Tampa Mayor Jane Castor, a Democrat, warned Monday that fans who celebrated the Tampa Bay Buccaneers' win in Super Bowl LV without wearing masks will be identified by the Tampa Police Department, who she promised will "handle" the situation.
What is the background?
Humans sans face masks were a huge concern for the mainstream media. The New York Times, for example, wondered whether Super Bowl celebrations would create a "superspreader" event in Tampa Bay. The Washington Post and Huffington Post voiced similar concerns.
Former CBS News anchor Dan Rather even questioned whether it was "responsible" to air commercials showing maskless individuals.
What did Castor say?
During a press conference on Monday, Castor called maskless fans "bad actors" and threatened action by law enforcement.
"Everyone knows that simply wearing a mask dramatically reduces the spread of COVID-19. And I'm proud to say that the majority of the individuals that I saw out and about enjoying the festivities associated with the Super Bowl were complying," Castor began. "We had tens of thousands of people all over the city, downtown, out by the stadium ... and very very few incidents."
"I'm proud of our community but those few bad actors will be identified and the Tampa Police Department will handle it," she threatened.
"There just has to be that level of personal responsibility," the Democratic mayor continued. "You can supply everyone with a mask, advise them of the science behind it and expect that they are going to abide by the mask order. Again, you're gonna find a few that don't. The majority that I saw were wearing masks."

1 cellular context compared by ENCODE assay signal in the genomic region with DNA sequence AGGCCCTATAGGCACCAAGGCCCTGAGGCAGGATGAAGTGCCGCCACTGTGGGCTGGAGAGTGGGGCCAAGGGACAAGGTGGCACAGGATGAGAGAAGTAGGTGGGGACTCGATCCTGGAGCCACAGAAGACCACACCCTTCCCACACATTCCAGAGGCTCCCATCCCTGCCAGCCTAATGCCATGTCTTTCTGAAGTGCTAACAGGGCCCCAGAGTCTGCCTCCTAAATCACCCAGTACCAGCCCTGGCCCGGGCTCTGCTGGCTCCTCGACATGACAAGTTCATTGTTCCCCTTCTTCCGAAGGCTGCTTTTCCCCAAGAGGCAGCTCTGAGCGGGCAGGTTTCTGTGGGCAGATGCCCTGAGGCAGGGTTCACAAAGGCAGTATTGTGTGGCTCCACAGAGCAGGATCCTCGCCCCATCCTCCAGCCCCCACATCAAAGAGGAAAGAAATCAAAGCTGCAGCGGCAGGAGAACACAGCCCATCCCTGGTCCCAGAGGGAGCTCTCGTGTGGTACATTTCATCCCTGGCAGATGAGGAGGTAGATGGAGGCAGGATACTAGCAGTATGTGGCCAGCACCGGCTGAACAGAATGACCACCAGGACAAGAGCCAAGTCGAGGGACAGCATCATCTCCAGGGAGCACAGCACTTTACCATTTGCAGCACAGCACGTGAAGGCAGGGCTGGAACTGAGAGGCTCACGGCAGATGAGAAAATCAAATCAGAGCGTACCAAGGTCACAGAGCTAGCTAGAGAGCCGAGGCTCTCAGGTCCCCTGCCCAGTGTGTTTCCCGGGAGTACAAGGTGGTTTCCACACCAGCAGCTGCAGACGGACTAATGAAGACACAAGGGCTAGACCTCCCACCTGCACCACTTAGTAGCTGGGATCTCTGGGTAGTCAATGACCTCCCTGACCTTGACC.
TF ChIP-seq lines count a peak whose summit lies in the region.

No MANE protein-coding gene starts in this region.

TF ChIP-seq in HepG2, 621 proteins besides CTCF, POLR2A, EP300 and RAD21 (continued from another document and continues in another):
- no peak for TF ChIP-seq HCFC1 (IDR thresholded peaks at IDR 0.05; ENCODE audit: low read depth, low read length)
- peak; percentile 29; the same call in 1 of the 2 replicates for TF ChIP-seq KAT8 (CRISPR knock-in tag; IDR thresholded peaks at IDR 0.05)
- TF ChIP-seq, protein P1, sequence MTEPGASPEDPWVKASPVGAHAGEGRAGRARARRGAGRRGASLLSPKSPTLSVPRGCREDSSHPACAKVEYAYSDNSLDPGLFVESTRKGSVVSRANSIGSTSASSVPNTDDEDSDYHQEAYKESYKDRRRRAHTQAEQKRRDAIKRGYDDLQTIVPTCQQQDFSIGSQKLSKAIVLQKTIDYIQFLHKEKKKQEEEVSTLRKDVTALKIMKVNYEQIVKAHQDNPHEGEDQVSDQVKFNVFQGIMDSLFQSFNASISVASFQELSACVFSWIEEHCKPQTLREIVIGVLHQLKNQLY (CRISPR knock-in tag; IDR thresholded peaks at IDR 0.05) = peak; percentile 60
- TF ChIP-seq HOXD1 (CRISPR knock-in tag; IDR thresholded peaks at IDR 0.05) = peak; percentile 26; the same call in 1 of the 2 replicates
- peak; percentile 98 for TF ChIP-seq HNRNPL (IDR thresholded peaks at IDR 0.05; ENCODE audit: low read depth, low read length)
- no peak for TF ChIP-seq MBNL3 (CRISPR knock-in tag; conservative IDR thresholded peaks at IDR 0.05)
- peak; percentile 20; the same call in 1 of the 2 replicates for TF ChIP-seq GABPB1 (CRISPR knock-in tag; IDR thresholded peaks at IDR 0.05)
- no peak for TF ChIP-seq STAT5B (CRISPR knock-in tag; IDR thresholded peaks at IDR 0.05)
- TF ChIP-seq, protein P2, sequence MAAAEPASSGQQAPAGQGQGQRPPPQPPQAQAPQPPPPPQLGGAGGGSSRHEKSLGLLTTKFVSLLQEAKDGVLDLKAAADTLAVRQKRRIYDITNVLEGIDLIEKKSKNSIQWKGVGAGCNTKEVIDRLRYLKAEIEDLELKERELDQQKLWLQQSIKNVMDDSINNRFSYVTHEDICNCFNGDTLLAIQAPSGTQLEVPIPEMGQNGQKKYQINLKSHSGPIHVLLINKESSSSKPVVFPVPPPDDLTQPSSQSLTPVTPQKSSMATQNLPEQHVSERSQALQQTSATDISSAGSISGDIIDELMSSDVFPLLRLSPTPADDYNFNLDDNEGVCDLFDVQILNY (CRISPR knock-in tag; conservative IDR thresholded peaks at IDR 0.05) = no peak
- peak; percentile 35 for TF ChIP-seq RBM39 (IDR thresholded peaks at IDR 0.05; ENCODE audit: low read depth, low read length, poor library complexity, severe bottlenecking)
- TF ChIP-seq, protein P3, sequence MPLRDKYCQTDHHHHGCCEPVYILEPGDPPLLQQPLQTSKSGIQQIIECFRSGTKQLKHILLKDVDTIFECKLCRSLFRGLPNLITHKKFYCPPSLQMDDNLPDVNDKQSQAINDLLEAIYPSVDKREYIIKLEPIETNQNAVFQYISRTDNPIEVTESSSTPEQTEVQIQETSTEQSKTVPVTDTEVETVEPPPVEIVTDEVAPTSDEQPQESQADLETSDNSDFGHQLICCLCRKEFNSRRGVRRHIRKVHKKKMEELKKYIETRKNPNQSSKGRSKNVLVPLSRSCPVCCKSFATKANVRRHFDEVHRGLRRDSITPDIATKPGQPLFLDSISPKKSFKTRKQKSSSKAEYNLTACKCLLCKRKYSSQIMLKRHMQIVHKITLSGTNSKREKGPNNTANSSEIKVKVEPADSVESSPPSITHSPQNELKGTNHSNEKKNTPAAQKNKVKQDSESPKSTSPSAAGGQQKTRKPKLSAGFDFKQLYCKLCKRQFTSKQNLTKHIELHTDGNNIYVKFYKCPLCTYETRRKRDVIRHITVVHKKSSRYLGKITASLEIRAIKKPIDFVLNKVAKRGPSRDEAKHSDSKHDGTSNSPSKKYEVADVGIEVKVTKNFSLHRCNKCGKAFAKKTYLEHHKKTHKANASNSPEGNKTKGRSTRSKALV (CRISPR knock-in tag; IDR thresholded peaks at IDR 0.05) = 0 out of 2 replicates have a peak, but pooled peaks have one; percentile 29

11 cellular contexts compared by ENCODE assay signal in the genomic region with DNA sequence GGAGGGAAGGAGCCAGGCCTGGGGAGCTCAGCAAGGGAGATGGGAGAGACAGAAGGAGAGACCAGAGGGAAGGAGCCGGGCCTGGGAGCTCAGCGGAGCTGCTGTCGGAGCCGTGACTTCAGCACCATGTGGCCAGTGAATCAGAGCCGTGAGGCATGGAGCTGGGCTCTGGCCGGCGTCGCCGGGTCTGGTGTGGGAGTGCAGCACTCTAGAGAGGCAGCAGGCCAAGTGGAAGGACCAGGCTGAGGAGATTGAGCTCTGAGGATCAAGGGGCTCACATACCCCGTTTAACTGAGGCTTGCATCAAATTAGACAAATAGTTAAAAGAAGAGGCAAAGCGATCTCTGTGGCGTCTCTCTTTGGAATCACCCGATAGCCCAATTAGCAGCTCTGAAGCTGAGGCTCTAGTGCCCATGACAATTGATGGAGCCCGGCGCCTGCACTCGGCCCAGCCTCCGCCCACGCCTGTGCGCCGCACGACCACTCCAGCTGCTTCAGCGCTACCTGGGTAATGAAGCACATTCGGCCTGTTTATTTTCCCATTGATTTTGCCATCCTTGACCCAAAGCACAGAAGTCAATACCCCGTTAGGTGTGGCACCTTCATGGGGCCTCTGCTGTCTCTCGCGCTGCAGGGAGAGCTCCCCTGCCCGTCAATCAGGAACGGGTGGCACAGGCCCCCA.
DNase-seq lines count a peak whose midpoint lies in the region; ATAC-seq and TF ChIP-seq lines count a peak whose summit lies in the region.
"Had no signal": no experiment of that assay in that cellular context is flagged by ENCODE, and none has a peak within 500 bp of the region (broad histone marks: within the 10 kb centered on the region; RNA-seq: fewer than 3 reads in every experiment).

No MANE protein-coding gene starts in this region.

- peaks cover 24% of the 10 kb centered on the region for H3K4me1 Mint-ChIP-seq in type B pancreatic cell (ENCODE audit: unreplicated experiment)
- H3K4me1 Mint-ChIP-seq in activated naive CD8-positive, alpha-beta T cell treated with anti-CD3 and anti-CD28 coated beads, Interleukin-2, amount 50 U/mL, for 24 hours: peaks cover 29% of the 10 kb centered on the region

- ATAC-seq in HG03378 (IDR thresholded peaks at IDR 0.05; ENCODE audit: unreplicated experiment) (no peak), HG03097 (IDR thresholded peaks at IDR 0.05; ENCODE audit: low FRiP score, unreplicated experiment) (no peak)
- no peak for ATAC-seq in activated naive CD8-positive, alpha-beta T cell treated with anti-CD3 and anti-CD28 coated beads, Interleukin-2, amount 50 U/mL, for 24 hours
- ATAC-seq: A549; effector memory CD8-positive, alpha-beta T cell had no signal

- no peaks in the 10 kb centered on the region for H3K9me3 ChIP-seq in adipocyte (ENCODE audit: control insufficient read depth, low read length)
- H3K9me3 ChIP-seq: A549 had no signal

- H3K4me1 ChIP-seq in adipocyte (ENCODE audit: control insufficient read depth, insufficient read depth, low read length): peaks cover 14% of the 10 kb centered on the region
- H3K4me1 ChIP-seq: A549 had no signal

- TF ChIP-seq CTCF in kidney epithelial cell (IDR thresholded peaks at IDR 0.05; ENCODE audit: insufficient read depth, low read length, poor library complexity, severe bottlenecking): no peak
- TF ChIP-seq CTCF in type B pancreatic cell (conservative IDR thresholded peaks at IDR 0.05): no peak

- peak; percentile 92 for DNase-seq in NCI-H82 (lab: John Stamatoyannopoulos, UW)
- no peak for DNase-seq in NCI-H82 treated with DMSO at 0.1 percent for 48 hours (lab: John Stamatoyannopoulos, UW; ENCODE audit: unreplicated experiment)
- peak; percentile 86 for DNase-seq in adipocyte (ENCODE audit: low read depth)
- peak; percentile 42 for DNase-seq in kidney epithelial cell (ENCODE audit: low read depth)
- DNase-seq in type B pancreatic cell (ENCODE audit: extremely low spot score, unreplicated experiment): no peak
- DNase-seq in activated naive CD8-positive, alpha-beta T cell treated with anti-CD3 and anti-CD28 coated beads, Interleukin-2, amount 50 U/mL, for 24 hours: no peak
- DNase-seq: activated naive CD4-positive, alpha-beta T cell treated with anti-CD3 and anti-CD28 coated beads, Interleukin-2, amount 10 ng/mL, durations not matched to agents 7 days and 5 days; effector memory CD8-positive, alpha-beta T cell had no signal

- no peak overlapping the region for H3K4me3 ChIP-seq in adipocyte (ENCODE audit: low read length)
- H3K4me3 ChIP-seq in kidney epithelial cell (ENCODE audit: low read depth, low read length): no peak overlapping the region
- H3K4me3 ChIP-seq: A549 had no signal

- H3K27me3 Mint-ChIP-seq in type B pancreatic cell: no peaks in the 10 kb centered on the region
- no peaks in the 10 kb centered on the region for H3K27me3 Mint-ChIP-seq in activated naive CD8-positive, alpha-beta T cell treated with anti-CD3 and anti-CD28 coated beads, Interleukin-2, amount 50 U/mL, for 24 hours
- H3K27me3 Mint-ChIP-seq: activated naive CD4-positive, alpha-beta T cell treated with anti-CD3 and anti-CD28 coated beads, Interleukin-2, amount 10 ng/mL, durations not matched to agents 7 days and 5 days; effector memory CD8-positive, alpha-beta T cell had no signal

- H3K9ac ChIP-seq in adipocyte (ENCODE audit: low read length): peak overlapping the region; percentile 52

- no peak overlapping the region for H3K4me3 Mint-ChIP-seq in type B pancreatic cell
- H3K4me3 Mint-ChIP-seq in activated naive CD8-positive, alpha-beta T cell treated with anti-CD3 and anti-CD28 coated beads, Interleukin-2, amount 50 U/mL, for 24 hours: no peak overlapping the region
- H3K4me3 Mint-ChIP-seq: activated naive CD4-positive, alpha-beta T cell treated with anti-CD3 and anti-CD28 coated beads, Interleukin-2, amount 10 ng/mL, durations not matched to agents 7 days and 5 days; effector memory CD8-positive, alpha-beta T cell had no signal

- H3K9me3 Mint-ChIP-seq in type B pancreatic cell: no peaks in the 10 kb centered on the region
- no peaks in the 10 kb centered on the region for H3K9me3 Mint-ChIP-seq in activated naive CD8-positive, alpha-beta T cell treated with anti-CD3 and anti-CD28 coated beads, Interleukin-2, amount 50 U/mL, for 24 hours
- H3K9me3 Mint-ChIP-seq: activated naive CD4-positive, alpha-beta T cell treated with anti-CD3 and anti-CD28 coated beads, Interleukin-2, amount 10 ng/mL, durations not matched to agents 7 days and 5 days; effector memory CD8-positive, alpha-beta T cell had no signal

BREAKING: At a press conference Monday, Tampa Mayor Jane Castor said that maskless fans at the Super Bowl will be "… https://t.co/d4A9gIjTvl— Breaking911 (@Breaking911)1612826520.0
What can authorities enforce?
According to the Tampa Bay Times, Castor issued an executive order prior the Super Bowl extending the city's face mask ordinance to include popular outdoor locations.
Castor's office claimed the purpose of the order was to encourage "safe" behavior, but it threatened fines for violators.
From the Times:
The order is designed to be voluntary, but as a "last resort," the order states violators can be cited with a "nominal civil infraction" that carries a penalty up to a $500 fine. It's unclear how that penalty will coexist with Gov. Ron DeSantis's previous order that individuals couldn't be fined for violating pandemic restrictions.
It is not clear what specific action Castor has in mind for maskless fans. Tampa Police Chief Brian Dugan had said that issuing citations should be a "last resort."
According to the Associated Press, Castor admitted Monday that there was no spike in COVID-19 cases after the city celebrated the Tampa Bay Lightening's Stanley Cup championship last fall.